Friday, 13 March 2009

A coastal walk to Pound’s Pool

One of the lowest tides of the year occurred yesterday at about 13.00 providing an opportunity to walk south and west along Beer Beach to visit Pound’s Pool. The chalk cliffs of Beer are the most westerly chalk cliffs along the south coast and shelter the beach from the worst of the prevailing southwesterlies. It’s a shingle and rock scramble but not excessively strenuous and takes little more than half an hour. It is important to check the tides with care because access through the natural arch (known as The Hall) is only safe for an hour or so, either side of exceptionally low tides.

Pound’s Pool is a wide mouthed cove with a shingle beach and looks directly out into the ocean without any sight of land. Visitors are infrequent and it remains unspoilt. It can be a productive source of fossilised sea urchins and there’s a feeling of remoteness without actually being so. Quantities of detritus (mostly in the form of motor vehicle parts) from the wreck of the MSC Napoli continue to extend along the tideline, two years after the event. Beer Head forms a natural conclusion to this exploration. It may be possible to continue to Hooken Beach and Branscombe but it looks as if it would involve some very taxing rock scrambling.

Monday, 12 January 2009

A Coastal Walk, January 10, 2009

Between Lyme Regis and Axmouth lies some 7 miles of Jurassic Coast that can only be accessed by trudging along the foreshore between the two points. The South West Coast Path links Lyme and Axmouth via the Undercliff but it offers only a handful of sea glimpses and there are no rights-of-way leading down to the beach. Last Saturday at 10.00am we headed west along Monmouth Beach with more than 4 hours of rock scrambling and shingle crunching ahead of us.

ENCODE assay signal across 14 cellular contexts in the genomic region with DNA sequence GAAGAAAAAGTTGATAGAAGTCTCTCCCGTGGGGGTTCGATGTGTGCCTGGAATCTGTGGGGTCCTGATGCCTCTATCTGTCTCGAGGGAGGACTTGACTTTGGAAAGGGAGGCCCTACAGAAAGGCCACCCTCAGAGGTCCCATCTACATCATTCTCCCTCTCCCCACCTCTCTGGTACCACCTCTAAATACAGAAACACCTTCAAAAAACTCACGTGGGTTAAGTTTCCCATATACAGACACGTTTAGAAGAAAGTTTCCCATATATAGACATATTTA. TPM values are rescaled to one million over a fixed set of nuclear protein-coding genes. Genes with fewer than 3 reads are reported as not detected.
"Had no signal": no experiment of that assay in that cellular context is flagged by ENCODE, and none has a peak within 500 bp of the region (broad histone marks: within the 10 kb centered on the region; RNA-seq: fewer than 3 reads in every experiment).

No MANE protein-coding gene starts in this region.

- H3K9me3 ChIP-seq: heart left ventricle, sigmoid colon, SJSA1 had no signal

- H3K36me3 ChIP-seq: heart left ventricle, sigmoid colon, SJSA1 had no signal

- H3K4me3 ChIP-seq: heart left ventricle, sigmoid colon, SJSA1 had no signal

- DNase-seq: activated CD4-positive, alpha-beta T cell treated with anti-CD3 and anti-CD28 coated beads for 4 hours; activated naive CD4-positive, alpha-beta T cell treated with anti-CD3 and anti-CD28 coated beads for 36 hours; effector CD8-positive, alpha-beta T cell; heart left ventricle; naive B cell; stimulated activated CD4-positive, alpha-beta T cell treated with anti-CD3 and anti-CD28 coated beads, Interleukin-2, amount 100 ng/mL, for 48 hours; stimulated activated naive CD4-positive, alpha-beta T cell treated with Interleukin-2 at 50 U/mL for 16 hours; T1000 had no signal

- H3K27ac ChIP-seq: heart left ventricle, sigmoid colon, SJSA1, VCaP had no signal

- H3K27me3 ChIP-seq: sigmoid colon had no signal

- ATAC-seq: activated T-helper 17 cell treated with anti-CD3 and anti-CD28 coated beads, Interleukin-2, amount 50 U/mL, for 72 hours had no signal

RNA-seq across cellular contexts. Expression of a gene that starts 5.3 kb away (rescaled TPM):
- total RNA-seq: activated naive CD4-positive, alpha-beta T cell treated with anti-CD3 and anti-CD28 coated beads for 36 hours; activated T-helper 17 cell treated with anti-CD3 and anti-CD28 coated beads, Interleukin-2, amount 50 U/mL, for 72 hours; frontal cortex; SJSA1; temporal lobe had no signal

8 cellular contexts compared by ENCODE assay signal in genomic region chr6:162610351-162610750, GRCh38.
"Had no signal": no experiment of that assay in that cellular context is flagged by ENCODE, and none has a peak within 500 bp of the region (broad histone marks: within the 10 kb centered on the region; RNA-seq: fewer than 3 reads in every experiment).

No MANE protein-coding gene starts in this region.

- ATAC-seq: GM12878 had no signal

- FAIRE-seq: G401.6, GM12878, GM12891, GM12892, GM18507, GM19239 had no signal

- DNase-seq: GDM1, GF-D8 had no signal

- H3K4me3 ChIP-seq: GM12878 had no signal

It’s a test of endurance but especially rewarding for the geology enthusiast or the natural historian. There are relics of long abandoned human activity along most of the route beginning with a short section of narrow gauge rail track that has survived on Monmouth Beach. It’s a reminder of the time in the late Nineteenth Century when limestone was quarried from the cliffs for building and Blue Lias was extracted for use in the Cement Works. Cable hauled wagons were employed to convey the stone along the beach to the harbour at the Cobb. According to maps from the 1890’s Monmouth Beach was a centre of industry with a Brick Works in addition to the quarry and Cement Works.

Travelling west, Pinhay Bay marks the junction of the White Lias and Blue Lias beds and the cliff face provides a clear view of the angled landform that enables the geological “Walk through Time”. This is the most westerly exposure of the Jurassic era; west of this point is Triassic. The foreshore is littered with the remains of cliff falls including sections of masonry from long abandoned buildings. Charton Bay has extensive Blue Lias pavements and there’s a majestic cliff at Culverhole Point followed by a mile of shingle before arrival at Axmouth.

For those with an interest in shipwrecks, there’s some rusted remains of a Brixham trawler that came ashore in 1978 and at low tide, remains of an Italian ship (Berra) can be seen. The Berra had a cargo of mahogany and the Peek family (of Peek Frean biscuit fame) helped themselves to the timber and used it to construct a grand staircase at Rousdon Mansion, their stately home that stood a short distance inland. The Peek family made a habit of looting shipwrecks having obtained a quantity of Sicilian marble in the 1890’s by this method.

This walk must be timed to take advantage of low tide. The terrain is rough and strong footwear is essential. In terms of duration, it took us four and a half hours with a half hour break for lunch and frequent stops to take in our surroundings.